Advantages: This metal transfer mode is easy for operators to manage, and it is an option when welding thinner materials. Also, can be used for welding in all positions. The lower heat produced reduces the distortion of the workpiece.
Disadvantages: This transfer mode requires lower parameters of wire feed and voltage, which reduces the speed and deposition rates. When used for thicker materials, due to the reduced parameters, can result in a lower penetration and higher spatter, increasing the cleanup time.
This transfer mode generates a spray of tiny droplets out of the filler metal, across the welding puddle. These droplets are smaller than the filling material. The spray transfer method requires a higher amperage and voltage than the short circuit method, so it can achieve higher speeds and reduces spatter. This transfer mode is ideal for materials wider than ⅛ inch. The usual gas mix is Argon (80%) and CO2 (20%). It can be used for carbon steel and aluminum as well.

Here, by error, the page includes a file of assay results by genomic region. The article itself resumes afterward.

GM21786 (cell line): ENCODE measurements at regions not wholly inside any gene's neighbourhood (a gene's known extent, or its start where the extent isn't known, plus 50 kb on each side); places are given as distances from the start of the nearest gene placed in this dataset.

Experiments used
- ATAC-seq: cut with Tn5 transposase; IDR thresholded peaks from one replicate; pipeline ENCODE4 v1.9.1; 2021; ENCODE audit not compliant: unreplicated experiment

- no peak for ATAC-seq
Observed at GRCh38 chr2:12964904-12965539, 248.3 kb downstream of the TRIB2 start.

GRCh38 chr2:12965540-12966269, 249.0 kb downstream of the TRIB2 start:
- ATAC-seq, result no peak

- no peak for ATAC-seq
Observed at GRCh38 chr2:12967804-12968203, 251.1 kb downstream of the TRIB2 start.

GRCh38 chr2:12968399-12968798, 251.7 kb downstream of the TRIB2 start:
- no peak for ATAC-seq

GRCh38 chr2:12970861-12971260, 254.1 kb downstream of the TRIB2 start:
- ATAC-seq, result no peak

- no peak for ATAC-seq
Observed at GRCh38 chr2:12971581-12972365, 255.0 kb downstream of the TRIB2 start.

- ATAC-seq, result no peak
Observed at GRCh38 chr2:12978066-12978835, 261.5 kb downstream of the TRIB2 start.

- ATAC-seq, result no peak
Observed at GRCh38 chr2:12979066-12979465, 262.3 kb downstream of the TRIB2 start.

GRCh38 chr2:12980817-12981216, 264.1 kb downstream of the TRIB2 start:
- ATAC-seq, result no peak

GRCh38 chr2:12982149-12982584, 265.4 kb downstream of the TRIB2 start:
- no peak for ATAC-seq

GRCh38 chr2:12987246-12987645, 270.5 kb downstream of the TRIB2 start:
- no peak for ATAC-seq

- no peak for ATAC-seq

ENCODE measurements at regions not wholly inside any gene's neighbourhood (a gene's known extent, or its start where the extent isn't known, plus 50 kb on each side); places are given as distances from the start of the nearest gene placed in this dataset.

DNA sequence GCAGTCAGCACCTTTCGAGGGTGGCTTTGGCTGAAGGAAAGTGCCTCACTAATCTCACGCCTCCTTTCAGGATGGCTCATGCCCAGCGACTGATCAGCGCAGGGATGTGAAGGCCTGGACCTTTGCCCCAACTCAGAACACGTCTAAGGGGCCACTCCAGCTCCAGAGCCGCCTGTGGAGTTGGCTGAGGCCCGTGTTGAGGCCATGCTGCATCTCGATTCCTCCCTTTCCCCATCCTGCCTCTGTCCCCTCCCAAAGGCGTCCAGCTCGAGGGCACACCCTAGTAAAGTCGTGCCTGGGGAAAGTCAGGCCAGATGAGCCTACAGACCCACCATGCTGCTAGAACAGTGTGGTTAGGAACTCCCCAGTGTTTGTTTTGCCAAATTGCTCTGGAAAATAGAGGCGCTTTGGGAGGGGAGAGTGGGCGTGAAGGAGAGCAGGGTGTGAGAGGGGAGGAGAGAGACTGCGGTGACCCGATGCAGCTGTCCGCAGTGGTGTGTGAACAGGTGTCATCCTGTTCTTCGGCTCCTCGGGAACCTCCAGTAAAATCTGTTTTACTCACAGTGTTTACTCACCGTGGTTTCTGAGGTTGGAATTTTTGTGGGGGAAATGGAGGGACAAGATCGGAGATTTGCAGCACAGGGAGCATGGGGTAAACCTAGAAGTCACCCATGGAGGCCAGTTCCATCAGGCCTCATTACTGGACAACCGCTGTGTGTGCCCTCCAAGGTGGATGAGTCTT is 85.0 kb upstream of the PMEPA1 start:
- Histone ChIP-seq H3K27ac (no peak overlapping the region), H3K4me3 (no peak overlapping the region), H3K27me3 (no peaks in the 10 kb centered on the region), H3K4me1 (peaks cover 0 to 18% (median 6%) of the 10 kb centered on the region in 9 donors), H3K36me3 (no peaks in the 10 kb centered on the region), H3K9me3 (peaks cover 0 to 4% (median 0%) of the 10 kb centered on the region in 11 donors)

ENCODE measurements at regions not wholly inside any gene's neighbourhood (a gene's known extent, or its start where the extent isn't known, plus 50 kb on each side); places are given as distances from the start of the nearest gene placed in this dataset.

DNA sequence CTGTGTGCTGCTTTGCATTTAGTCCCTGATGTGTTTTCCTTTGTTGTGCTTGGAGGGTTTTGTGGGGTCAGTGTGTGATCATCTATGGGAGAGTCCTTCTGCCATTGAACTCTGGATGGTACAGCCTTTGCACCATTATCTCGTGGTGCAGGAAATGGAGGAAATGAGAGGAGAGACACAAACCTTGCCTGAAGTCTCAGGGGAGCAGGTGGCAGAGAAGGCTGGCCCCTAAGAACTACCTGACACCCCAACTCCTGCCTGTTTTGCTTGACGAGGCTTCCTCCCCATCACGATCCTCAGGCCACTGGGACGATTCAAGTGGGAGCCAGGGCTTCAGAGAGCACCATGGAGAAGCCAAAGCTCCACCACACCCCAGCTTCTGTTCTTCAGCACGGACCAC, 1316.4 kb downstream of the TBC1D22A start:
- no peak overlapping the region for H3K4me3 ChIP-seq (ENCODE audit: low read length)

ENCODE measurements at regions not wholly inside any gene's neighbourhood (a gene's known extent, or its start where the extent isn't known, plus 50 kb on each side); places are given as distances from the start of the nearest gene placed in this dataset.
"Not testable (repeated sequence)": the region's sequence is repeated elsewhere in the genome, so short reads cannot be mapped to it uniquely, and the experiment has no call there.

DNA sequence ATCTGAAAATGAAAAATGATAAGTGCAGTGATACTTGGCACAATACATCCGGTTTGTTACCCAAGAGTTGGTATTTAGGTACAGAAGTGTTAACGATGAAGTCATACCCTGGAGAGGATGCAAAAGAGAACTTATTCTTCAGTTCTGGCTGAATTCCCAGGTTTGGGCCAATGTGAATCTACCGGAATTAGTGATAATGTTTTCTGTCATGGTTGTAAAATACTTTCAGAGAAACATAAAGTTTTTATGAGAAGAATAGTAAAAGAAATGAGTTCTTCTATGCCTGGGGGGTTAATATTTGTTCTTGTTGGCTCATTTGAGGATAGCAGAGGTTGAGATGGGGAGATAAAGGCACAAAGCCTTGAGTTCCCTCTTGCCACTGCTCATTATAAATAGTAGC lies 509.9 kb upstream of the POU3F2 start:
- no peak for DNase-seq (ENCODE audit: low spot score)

Advantages: Due to the higher amperage and voltage this transfer method increases productivity. It is considered a smooth process to use, according to most operators. It is easy to learn and it provides a stable welding arc. The weld beam appearance is better, so the cleanup is lower
Disadvantages: Not too many disadvantages, just that is not ideal for thinner materials, due to the higher voltages it operates on.
It is safe to say that the globular transfer mode is a mix of the short circuit and the spray, as already explained. In this case, large droplets out of the filler metal, (bigger than the wire diameter) travel from the arc down to the welding puddle. This transfer mode uses a higher voltage than the short circuit, so increases the speed, but also the spatter, which has to be cleaned later on. As a shielding gas, usually CO2 (100%) is used.
Advantages: Productivity is high with this transfer mode, due to the high voltage used. It is a less expensive transfer mode, because of the shielding gas used.
Disadvantages: It produces a considerable amount of slag, which increases the after-cleaning time. It is not recommended for materials thinner than 1/8 inch.
This transfer mode is a cycle of a low background current and an intermittent high peak current, or voltage. The high peak occurs something between 50 to 400 times per second, and every time sends some tiny droplets out of the filler metal toward the welding puddle. The filler metal to use can be either metal core or solid wires. The gas mix might vary according to the material to weld, but it usually is at least 80% Argon.